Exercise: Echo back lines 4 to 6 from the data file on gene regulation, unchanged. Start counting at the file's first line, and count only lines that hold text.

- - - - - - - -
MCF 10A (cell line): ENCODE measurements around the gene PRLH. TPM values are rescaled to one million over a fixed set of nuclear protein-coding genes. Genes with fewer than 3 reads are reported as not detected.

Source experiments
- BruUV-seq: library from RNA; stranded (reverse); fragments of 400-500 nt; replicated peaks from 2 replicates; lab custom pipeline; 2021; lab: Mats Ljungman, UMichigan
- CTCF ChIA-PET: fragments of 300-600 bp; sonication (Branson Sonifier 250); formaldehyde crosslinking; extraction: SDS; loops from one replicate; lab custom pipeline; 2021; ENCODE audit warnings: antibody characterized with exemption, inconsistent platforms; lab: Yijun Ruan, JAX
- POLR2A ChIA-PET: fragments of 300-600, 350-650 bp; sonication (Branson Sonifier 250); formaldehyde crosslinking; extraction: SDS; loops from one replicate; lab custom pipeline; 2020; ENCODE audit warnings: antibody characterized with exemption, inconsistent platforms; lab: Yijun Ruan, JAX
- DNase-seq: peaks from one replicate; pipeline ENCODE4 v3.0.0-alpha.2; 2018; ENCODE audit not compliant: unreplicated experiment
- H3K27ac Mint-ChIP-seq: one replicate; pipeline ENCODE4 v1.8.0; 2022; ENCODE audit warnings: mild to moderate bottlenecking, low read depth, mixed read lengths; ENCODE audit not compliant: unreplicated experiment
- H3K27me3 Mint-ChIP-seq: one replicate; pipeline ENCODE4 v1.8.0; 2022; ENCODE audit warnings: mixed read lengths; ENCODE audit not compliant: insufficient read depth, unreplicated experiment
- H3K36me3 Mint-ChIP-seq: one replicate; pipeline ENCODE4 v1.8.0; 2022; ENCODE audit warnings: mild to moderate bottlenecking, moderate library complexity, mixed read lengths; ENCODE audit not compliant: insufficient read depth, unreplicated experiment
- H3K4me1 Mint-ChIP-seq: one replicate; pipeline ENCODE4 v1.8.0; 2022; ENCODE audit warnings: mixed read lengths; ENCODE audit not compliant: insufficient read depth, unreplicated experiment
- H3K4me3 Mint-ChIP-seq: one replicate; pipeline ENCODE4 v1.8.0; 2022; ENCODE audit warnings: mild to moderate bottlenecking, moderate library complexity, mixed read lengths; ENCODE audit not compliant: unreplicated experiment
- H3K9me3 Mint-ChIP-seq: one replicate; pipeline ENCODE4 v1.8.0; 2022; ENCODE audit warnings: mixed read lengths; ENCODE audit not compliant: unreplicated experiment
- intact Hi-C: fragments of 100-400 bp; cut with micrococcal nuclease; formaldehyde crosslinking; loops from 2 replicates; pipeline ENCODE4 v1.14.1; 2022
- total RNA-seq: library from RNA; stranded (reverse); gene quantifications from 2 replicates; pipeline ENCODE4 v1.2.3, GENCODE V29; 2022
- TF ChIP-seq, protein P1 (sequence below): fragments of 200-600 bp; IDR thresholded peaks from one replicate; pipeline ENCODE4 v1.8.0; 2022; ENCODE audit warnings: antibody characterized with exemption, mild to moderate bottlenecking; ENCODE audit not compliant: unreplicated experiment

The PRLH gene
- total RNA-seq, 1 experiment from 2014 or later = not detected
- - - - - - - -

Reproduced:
- CTCF ChIA-PET: fragments of 300-600 bp; sonication (Branson Sonifier 250); formaldehyde crosslinking; extraction: SDS; loops from one replicate; lab custom pipeline; 2021; ENCODE audit warnings: antibody characterized with exemption, inconsistent platforms; lab: Yijun Ruan, JAX
- POLR2A ChIA-PET: fragments of 300-600, 350-650 bp; sonication (Branson Sonifier 250); formaldehyde crosslinking; extraction: SDS; loops from one replicate; lab custom pipeline; 2020; ENCODE audit warnings: antibody characterized with exemption, inconsistent platforms; lab: Yijun Ruan, JAX
- DNase-seq: peaks from one replicate; pipeline ENCODE4 v3.0.0-alpha.2; 2018; ENCODE audit not compliant: unreplicated experiment